The question is: do you have something that you are dying to tell, teach or advise people? If you have, then you've got a good foundation; you've the motivation to write. If you are not sure, then how would you even start?

I am always dying to tell the whole world about somebody. I just cannot remain silent about Him. That somebody, whom I am dying to tell people about, is Jesus. Jesus is the primary objective of my writing.

I do not mean that every writer should write on the same subject. You could have a different subject, but the bottom-line is the same; it should be a subject that excites you!

If you write about a subject that you are passionate about you will have not face many difficulties. I always tell people that I never run out of ideas; I only run out of time. There is so much to tell the world about the Lord!

I know what to write about, and I am passionate about it. When you see me walking down the street, be sure that ideas are with me always. “What should I write about next? What title would be most appropriate? What about the content?” These questions are always with me wherever I go.

Sometimes I wake up in the dead of the night to write. One day I got up three times to write things down. Inspiration just flooded me as soon as I got into bed. I don't delay putting pen to paper or finger to keyboard when ideas show up; so I get up and write them down, lest in the morning I fail to remember what it was that had visited me.

If you focus on a specific subject, ideas will come to you, as if by some law. An appropriate title for an article or book can come to you as you polish your shoes. You need to keep a small notebook on hand, so that you immediately write down ideas as they come.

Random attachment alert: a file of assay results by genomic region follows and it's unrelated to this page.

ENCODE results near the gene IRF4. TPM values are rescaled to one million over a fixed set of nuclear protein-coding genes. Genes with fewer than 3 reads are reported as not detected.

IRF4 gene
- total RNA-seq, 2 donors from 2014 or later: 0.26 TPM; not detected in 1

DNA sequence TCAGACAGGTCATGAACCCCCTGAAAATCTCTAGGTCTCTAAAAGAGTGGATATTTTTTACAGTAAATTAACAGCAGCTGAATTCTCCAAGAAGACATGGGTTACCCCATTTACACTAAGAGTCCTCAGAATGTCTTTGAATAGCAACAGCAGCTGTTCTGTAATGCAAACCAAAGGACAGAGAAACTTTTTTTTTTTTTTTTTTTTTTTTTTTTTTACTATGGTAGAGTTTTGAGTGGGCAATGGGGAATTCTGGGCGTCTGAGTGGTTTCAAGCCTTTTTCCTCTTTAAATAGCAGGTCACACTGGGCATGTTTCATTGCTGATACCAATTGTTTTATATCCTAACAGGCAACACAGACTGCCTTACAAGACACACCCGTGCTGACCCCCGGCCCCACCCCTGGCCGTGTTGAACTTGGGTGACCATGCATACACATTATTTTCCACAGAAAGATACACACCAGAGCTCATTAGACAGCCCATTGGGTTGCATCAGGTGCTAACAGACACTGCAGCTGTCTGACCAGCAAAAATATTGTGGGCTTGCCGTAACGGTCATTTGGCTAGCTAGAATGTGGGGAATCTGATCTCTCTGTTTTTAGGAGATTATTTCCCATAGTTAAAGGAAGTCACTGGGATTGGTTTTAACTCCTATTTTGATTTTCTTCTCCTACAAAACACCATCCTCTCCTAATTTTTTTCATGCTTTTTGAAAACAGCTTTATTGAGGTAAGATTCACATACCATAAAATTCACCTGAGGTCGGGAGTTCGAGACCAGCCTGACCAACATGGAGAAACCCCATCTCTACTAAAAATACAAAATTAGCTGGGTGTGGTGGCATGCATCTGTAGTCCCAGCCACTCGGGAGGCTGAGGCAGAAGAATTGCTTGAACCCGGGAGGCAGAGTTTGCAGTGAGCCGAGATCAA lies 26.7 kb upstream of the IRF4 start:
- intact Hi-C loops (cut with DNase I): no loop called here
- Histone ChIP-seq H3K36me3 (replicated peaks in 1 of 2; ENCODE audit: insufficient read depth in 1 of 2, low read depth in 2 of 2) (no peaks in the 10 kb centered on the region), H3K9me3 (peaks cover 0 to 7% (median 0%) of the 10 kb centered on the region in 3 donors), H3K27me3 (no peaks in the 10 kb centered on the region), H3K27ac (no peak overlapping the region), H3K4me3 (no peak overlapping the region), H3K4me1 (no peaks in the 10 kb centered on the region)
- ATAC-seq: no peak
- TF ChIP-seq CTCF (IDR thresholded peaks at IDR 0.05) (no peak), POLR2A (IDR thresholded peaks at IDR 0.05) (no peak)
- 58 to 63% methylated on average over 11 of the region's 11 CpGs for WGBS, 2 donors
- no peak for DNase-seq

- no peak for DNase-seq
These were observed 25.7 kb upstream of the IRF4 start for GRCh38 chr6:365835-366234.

You might be wondering why I am so passionate about my writing. 
 
Writing, as you might appreciate, is not an end in itself; it should be purposeful. Take for example works of fiction and consider this quote: “There are two motives for reading a book; one, that you enjoy it; the other, that you can boast about it.” (Bertrand Russell). This means that when one writes works of fiction, their aim is that readers might enjoy the piece of writing or get an opportunity to just boast that they have read it.

Therefore, when I say I am passionate about my writing, I actually mean that I am passionate about what my writing is intended to achieve. I am passionate about souls, to win them over to Christ, and to encourage them to be steadfast. That's my dominant motive.

One statement, given by the Master, jolted me into action. Immediately after reading it, I began to urge my fellow countrymen and those beyond to focus on what should be the number one priority in their lives. The statement that I refer to goes like this: "What good is it for a man to gain the whole world, yet forfeit his soul? Or what can a man give in exchange for his soul?" (Mark 8:36–37). I hope that you now appreciate my motivation.

So if you want to be a writer, start writing today. First write a small plan on your chosen subject. You could end up hilariously surprised at how much you used to underrate yourself!
 
Do it today. Do it now. Don't procrastinate.
 
I came across an interesting definition of procrastination as I was surfing social media. It goes like this:  "....the arrogant assumption that God owes you another opportunity to do what you had time to do." This got me thinking.

After writing my first book, I was later surprised that I had written something that went on to generate lots of interest among readers. So by just sitting there you could actually be holding back value from the world!

I hope that I have helped you, or generated controversy. Whatever the case, I think it was worth it.